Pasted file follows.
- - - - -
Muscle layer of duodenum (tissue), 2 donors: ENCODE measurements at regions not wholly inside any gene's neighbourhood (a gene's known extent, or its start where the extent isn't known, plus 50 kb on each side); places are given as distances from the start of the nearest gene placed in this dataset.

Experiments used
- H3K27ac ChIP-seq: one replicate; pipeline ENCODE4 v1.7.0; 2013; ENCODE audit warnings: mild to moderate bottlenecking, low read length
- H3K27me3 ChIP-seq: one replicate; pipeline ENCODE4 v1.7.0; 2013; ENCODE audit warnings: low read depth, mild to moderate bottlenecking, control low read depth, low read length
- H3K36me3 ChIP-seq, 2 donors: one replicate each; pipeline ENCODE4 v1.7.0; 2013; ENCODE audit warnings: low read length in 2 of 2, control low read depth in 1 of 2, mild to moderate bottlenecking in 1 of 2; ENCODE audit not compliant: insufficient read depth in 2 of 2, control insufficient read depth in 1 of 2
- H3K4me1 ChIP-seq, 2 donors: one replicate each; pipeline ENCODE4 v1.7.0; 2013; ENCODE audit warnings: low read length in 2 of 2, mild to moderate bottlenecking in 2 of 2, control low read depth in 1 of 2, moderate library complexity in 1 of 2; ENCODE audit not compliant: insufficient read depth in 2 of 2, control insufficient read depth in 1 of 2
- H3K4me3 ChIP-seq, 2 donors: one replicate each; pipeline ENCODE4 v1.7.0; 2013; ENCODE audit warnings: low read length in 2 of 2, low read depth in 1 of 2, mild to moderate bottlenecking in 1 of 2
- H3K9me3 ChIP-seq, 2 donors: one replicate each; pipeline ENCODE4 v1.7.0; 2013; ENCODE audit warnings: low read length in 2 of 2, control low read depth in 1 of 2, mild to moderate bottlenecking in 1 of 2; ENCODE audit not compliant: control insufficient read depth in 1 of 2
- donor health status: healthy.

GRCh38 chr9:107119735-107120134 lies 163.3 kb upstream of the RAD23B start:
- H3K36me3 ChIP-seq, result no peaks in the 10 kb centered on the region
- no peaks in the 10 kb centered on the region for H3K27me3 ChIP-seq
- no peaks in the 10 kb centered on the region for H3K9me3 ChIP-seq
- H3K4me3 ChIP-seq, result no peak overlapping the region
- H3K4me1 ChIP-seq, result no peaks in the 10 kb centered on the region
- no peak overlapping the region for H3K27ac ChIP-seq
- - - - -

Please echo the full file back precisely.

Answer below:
Muscle layer of duodenum (tissue), 2 donors: ENCODE measurements at regions not wholly inside any gene's neighbourhood (a gene's known extent, or its start where the extent isn't known, plus 50 kb on each side); places are given as distances from the start of the nearest gene placed in this dataset.

Experiments used
- H3K27ac ChIP-seq: one replicate; pipeline ENCODE4 v1.7.0; 2013; ENCODE audit warnings: mild to moderate bottlenecking, low read length
- H3K27me3 ChIP-seq: one replicate; pipeline ENCODE4 v1.7.0; 2013; ENCODE audit warnings: low read depth, mild to moderate bottlenecking, control low read depth, low read length
- H3K36me3 ChIP-seq, 2 donors: one replicate each; pipeline ENCODE4 v1.7.0; 2013; ENCODE audit warnings: low read length in 2 of 2, control low read depth in 1 of 2, mild to moderate bottlenecking in 1 of 2; ENCODE audit not compliant: insufficient read depth in 2 of 2, control insufficient read depth in 1 of 2
- H3K4me1 ChIP-seq, 2 donors: one replicate each; pipeline ENCODE4 v1.7.0; 2013; ENCODE audit warnings: low read length in 2 of 2, mild to moderate bottlenecking in 2 of 2, control low read depth in 1 of 2, moderate library complexity in 1 of 2; ENCODE audit not compliant: insufficient read depth in 2 of 2, control insufficient read depth in 1 of 2
- H3K4me3 ChIP-seq, 2 donors: one replicate each; pipeline ENCODE4 v1.7.0; 2013; ENCODE audit warnings: low read length in 2 of 2, low read depth in 1 of 2, mild to moderate bottlenecking in 1 of 2
- H3K9me3 ChIP-seq, 2 donors: one replicate each; pipeline ENCODE4 v1.7.0; 2013; ENCODE audit warnings: low read length in 2 of 2, control low read depth in 1 of 2, mild to moderate bottlenecking in 1 of 2; ENCODE audit not compliant: control insufficient read depth in 1 of 2
- donor health status: healthy.

GRCh38 chr9:107119735-107120134 lies 163.3 kb upstream of the RAD23B start:
- H3K36me3 ChIP-seq, result no peaks in the 10 kb centered on the region
- no peaks in the 10 kb centered on the region for H3K27me3 ChIP-seq
- no peaks in the 10 kb centered on the region for H3K9me3 ChIP-seq
- H3K4me3 ChIP-seq, result no peak overlapping the region
- H3K4me1 ChIP-seq, result no peaks in the 10 kb centered on the region
- no peak overlapping the region for H3K27ac ChIP-seq